Here the park features hedonistic re-creations of the Old West (West World), ancient Rome (Roman World), and the Middle Ages (Medieval World), each peopled by lifelike androids. For a thousand bucks a day you go there and do what you like. This includes seducing lovely robot-damsels, which, to me, is about as appealing as romancing a bowling shoe, but, you know, different strokes for different folks.

The main plotline is about a pair of guys who spend their time in West World. One has been there before, and inhabits his gunslinger role with self-confident gravitas; his naïve newbie friend is less certain of himself, and more enthusiastic. What's cool to me is that when the robots start running amuck, as we knew they would, it's the experienced one who gets killed right off the bat, and his newbie friend who manages to survive.

I really enjoyed this one. You can tell Terminator took a lot from it, especially the sequence when our hapless tourist is being pursued by the relentless Gunslinger robot (played by Yul Brynner, who reprises his role from The Magnificent Seven). In comparing it with Jurassic Park, I find it less a cautionary tale and more a story about the consequences of unbridled self-indulgence. In this it fits in well with all those disaster movies they made in the seventies. The theme park is clearly based on Disney World (which opened in 1971) with its animatronic robot rides and vast network of secret tunnels for workers and technicians. As I hate Disney World, I thought this was great.

Next on the to-watch list is Logan's Run. What I really want to see is Invasion of the Body Snatchers, but I'm having trouble renting it. I may just have to buy a copy.

Thursday, August 21, 2014

Why Prince Caspian Sucks

So, I've been reading the Narnia books to my kids. We're reading them in the proper order, beginning with The Lion, the Witch, and the Wardrobe, followed by Prince Caspian. Last night we started The Voyage of the Dawn Treader, my second favorite of the series. (My favorite is The Magician's Nephew.) When I was a kid, Prince Caspian was my least favorite. After reading it to my kids, I now know why.

It kind of sucks.

The reason it sucks is that it's basically the same story as Wardrobe, but told in a convoluted way, with a several-chapters-long backstory break in the middle of the novel. What possessed Lewis to write it like this I can't say – I suppose it was his feeling that the boy Caspian was somehow the real protagonist, but that the story needed to be told from the viewpoint of the four children (P, S, E and L), beginning in England as in Wardrobe – but it makes it much harder for little kids to follow than the straightforward, linear Wardrobe. What's worse, the focus is split between the four children and Prince Caspian, resulting in a certain amount of narrative dullness, and there's a lot of secondary characters to keep track of for such a short book. The fairy tale manner of Wardrobe is here replaced with a more contemporary (hence, dated) idiom, with slangy bickering, and cute tongue-in-cheek jokes that have to be explained to young readers. (My children demand that every single thing they don't understand be explained to them, which makes even a short chapter a pretty long read.)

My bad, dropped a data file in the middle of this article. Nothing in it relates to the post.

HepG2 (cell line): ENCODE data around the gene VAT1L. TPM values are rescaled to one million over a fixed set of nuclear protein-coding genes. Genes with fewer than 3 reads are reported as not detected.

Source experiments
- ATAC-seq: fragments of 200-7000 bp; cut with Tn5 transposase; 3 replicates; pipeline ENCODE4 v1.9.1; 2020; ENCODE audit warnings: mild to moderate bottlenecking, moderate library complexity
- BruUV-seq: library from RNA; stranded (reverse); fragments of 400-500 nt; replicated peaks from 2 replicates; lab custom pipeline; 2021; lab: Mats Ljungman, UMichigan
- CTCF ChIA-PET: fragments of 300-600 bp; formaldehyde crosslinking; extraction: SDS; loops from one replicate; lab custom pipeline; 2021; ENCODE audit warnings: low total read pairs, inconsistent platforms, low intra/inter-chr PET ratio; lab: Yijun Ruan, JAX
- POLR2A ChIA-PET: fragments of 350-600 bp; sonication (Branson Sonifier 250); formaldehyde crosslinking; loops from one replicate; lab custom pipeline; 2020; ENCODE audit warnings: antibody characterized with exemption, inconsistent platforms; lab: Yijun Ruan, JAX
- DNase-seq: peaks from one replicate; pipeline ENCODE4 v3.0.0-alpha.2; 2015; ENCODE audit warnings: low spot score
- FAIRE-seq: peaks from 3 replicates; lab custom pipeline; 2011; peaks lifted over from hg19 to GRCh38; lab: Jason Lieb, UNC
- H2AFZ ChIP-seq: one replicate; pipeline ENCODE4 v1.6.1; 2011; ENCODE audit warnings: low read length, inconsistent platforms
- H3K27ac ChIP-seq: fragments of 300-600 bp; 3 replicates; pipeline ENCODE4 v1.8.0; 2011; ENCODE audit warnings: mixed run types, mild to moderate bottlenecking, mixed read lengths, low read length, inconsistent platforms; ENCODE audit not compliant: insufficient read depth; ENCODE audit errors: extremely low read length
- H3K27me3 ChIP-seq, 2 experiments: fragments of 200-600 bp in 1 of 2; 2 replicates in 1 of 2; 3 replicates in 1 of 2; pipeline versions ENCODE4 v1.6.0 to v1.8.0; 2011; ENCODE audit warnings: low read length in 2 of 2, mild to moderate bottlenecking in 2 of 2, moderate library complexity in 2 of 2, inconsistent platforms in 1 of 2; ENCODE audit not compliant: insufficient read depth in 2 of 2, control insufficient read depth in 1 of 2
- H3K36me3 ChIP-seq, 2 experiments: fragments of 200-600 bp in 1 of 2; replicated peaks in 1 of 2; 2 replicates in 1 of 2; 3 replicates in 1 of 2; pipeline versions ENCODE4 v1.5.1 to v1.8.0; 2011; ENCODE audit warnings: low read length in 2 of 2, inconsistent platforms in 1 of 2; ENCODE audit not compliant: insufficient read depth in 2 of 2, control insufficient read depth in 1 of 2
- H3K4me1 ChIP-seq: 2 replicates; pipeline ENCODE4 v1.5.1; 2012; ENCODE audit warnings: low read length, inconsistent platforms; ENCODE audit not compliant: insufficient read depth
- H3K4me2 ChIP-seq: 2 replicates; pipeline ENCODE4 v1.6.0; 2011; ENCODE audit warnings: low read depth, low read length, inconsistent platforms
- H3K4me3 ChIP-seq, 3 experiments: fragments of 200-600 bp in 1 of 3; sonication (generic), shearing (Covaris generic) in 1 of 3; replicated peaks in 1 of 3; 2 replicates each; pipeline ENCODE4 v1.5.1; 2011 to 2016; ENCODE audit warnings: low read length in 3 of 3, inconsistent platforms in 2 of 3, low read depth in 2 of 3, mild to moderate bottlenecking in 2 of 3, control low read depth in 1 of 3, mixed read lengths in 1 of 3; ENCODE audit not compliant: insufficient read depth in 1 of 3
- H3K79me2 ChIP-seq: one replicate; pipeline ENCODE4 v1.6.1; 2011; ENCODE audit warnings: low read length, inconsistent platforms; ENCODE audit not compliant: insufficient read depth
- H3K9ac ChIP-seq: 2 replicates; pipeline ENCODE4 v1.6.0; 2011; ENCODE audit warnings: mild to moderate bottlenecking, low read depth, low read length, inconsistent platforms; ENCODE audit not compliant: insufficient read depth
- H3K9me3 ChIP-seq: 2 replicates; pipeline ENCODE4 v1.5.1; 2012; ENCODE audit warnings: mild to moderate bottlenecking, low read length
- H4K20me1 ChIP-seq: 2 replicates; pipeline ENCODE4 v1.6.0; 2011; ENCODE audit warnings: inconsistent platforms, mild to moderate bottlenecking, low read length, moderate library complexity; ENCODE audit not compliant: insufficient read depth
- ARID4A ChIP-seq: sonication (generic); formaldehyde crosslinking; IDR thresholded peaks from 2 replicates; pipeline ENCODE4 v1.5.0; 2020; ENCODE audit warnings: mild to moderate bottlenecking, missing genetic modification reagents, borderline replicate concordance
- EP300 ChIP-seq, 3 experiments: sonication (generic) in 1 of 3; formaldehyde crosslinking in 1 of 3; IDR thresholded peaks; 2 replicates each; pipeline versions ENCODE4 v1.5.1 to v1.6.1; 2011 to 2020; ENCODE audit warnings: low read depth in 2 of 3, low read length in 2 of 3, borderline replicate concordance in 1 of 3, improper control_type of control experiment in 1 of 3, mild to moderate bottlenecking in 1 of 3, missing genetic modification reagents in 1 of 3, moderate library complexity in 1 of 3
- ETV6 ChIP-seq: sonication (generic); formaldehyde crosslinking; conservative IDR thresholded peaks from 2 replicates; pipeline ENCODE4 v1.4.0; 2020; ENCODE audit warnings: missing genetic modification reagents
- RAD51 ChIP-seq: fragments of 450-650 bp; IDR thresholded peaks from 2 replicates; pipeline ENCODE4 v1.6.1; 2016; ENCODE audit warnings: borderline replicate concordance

But I guess what really gets me is the self-conscious smugness with which Telmarine society is upended by Aslan, Bacchus, and the rest. Lewis had a lot of axes to grind as an author, and he really lets himself go here. First a bridge is destroyed. I guess that's neither here nor there, but what, after all, is wrong with a bridge? It's a nice stone bridge, not a nasty modern truss bridge. Then there's a girls' school. The one girl of whom Lewis approves joins the throng; the rest, who, we're told, have plump legs, all run away in fear with their mean teacher. A boy is being beaten by a man. The man then turns into a tree, and the boy runs away laughing. (Is the man his father? "Sorry, Dad, you're a tree now! Ha ha!") Then there's a boys' school, where the piggish boys who like to bully their teacher are actually turned into pigs. There's all this wine-drinking and partaking of tasty snacks and dancing and wild chanting and wanton destruction of private property.